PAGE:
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LXXXIX.

RESTORE.

'Twould seem the world were large enough to hold

Both me and thee;
But now I find in space by thee controlled

No room for me.
We portioned all between us, as was fair;

That time is past;
And now I would recover my lost share,

Which still thou hast.
For that old love on which we both did live,

Keep it who can!
Yet give me back the love I used to give

To God and man.
Give me my young ambition,-my fresh fire

Of high emprize;
Give me the sweet indefinite desire

That lit mine eyes ;
Give me my sense of pleasure;-give me all

My range of dreams;
Give me my power at sunset to recall

The noontide's beams.
If not my smiles, at least give back my tears,

And leave me free
To weep

that all which man and nature cheers Is lost with thee!

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XC.

LOVE AND DEATH.

O strong as the eagle, O mild as the dove,
How like and how unlike O Death and O Love!
Knitting earth to the heaven, the near to the far,
With the step in the dust, and the eye on the star.
Ever changing your symbols of light or of gloom;
Now the rue on the altar, the rose on the tomb.
From love, if the infant receiveth his breath,
The love that gave life yields a subject to Death.
When Death smites the aged, escaping above
Flies the soul re-deliver'd by Death unto Love.
And therefore in wailing we enter on life;
And therefore in smiling depart from its strife.
Thus love is best known by the tears it has shed;
And Death's surest sign is the smile of the dead.
The purer the spirit, the clearer its view,
The more it confoundeth the shapes of the two;
For, if thou lov’st truly, thou canst not dissever
The
grave

from the altar, the Now from the ever ; And if, nobly hoping, thou gazest above, In Death thou beholdest the aspect of Love.

Sir E. Bulwer Lytton. ХcІ.

LOVE IN DEATH.

Come not, when I am dead,

To drop thy foolish tears upon my grave, To trample round my fallen head,

And vex the unhappy dust thou wouldst not save, There let the wind sweep and the plover cry;

But thou, go by

Child, if it were thine error or thy crime

I care no longer, being all unblest:
Wed whom thou wilt, but I am sick of Time,

And I desire to rest.
Pass on, weak heart, and leave me where I lie:

Go by, go by.

A. Tennyson.

XCII,

Oh, wilt thou have my hand, Dear, to lie along in thine ?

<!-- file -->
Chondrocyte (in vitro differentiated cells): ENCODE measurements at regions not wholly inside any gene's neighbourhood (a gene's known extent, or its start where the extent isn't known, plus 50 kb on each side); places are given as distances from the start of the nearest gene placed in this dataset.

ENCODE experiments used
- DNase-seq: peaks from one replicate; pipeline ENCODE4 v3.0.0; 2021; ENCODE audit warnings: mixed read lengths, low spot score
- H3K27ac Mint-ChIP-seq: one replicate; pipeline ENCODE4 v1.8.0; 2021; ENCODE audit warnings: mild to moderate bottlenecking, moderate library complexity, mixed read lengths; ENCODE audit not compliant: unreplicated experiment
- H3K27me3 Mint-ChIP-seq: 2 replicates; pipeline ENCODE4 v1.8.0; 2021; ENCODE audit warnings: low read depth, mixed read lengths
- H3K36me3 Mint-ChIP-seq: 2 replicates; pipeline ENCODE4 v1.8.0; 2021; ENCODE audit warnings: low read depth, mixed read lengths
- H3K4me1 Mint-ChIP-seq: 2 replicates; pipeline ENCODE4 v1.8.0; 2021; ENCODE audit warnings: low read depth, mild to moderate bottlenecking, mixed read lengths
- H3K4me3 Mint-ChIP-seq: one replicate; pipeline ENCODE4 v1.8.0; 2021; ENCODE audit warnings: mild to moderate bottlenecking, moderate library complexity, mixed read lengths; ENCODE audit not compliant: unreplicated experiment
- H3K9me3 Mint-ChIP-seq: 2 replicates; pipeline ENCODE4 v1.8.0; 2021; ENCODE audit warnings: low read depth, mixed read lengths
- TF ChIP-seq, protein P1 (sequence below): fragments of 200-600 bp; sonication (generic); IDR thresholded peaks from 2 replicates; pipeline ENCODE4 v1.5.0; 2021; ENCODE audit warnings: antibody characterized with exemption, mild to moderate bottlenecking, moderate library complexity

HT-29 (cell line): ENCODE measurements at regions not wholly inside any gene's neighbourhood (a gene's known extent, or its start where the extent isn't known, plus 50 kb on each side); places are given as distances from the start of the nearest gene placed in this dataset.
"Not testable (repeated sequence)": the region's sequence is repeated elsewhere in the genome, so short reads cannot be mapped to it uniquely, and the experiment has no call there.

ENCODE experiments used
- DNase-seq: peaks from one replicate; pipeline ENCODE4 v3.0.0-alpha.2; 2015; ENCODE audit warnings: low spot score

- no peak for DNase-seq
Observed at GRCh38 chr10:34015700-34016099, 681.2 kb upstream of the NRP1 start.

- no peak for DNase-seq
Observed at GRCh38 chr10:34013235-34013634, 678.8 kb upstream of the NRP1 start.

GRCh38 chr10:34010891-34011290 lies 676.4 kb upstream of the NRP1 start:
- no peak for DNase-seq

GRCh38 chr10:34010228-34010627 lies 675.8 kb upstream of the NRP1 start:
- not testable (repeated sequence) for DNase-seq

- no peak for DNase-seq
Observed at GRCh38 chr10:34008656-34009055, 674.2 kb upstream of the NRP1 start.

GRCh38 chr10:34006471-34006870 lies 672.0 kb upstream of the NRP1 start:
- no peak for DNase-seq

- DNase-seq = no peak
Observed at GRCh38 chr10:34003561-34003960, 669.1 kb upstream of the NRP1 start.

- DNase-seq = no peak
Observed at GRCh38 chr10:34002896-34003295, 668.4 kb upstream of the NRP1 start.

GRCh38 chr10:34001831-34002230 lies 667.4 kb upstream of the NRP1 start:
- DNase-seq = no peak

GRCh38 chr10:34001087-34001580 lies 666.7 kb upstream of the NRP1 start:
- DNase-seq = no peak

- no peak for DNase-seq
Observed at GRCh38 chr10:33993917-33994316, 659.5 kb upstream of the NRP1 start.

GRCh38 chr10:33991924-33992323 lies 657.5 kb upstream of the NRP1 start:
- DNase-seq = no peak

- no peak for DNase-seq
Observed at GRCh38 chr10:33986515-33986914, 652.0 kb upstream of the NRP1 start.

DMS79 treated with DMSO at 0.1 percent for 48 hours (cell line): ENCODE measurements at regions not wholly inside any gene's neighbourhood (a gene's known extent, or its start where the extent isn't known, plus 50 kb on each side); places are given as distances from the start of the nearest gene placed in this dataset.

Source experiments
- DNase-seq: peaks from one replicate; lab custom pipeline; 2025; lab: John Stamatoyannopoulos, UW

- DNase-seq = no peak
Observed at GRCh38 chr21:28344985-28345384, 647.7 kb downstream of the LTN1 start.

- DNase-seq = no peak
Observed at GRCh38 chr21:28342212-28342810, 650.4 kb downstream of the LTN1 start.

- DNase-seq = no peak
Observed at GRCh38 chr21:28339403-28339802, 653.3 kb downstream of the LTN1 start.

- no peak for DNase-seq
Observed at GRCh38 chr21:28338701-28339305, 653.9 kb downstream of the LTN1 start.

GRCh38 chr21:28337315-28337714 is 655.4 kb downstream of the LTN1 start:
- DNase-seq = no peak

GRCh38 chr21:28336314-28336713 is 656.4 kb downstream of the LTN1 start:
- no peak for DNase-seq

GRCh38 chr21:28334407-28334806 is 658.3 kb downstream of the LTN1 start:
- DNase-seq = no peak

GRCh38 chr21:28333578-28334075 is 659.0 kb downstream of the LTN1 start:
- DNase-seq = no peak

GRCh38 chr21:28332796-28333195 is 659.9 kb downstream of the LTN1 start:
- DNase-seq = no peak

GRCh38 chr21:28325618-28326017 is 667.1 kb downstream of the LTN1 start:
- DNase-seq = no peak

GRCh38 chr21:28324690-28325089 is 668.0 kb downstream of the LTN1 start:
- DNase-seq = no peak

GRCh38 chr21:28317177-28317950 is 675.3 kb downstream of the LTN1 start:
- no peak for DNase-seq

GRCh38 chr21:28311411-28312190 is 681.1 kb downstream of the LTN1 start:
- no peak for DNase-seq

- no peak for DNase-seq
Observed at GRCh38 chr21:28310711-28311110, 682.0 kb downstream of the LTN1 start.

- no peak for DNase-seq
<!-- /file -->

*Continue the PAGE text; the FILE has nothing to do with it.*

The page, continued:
As a little stone in a running stream, it seems to lie and pine.
Now drop the poor pale hand, Dear, unfit to plight with thine.
Oh, wilt thou have my cheek, Dear, drawn closer to thine own?
My cheek is white, my cheek is worn, by many a tear run down.
Now leave a little space, Dear, lest it should wet thine own.
Oh, must thou have my soul, Dear, commingled with my soul ?
Red grows the cheek, and warm the hand,—the part is in the

whole ! Nor hands nor cheeks keep separate, when soul is joined to soul.

Mrs. Browning.

XCIII.

THE CHESS-BOARD.

My little love, do you remember,

Ere we were grown so sadly wise, Those evenings in the bleak December, Curtained warm from the snowy weather, When you and I played chess together,

Checkmated by each other's eyes?

Ah, still I see your soft white hand Hovering warm o'er Queen and Knight.

Brave Pawns in valiant battle stand:
The double Castles guard the wings :
The Bishop bent on distant things,
Moves, sidling, thro' the fight.

Our fingers touch; our glances meet,
And falter; falls your golden hair

Against my cheek; your bosom sweet
Is heaving. Down the field, your Queen
Rides slow her soldiery all between,

And checks me unaware.

Ah me, the little battle's done,
Disperst is all its chivalry;
Full many a move, since then, have we
'Mid Life's perplexing chequers made,
And many a game with Fortune played, -

What is it we have won ?

This, this at least—if this alone ;-
That never, never, never more,
As in those old still nights of yore,

(Ere we were grown so sadly wise)
Can
you

and I shut out the skies,
Shut out the world, and wintry weather,

And, eyes exchanging warmth with eyes, Play chess, as then we played together.

Owen Meredith. XCIV.

“ My birth-day”—what a different sound

That word had in my youthful ears !
And how, each time the day comes round,

Less and less white its mark appears.
When first our scanty years are told,
It seems like pastime to

grow old;
And, as Youth counts the shining links,

That time around him binds so fast, Pleased with the task, he little thinks

How hard that chain will press at last. Vain was the man, and false as vain, *

Who said _" were he ordained to run “ His long career of life again,

“ He would do all that he had done.”_ Ah, 'tis not thus the voice that dwells

In sober birthdays speaks to me;
Far otherwise-of time it tells,

Lavished unwisely, carelessly ;-
Of counsel mocked; of talents, made

Haply for high and pure designs,
But oft, like Israel's incense laid

Upon unholy, earthly shrines; Of nursing many a wrong desire;

Of wandering after Love too far, And taking every meteor fire,

That crossed my pathway, for his star, All this, it tells, and could I trace

The imperfect picture o'er again,
With power to add, retouch, efface

The lights and shades, the joy and pain,
How little of the past would stay?
How quickly all should melt away-
All but that Freedom of the mind,

Which hath been more than wealth to me;
Those friendships, in my boyhood twin'd,

And kept till now unchangingly, And that dear home, that saving ark,

Where Love's true light at last I've found, Cheering within, when all grows dark,

And comfortless and stormy round!

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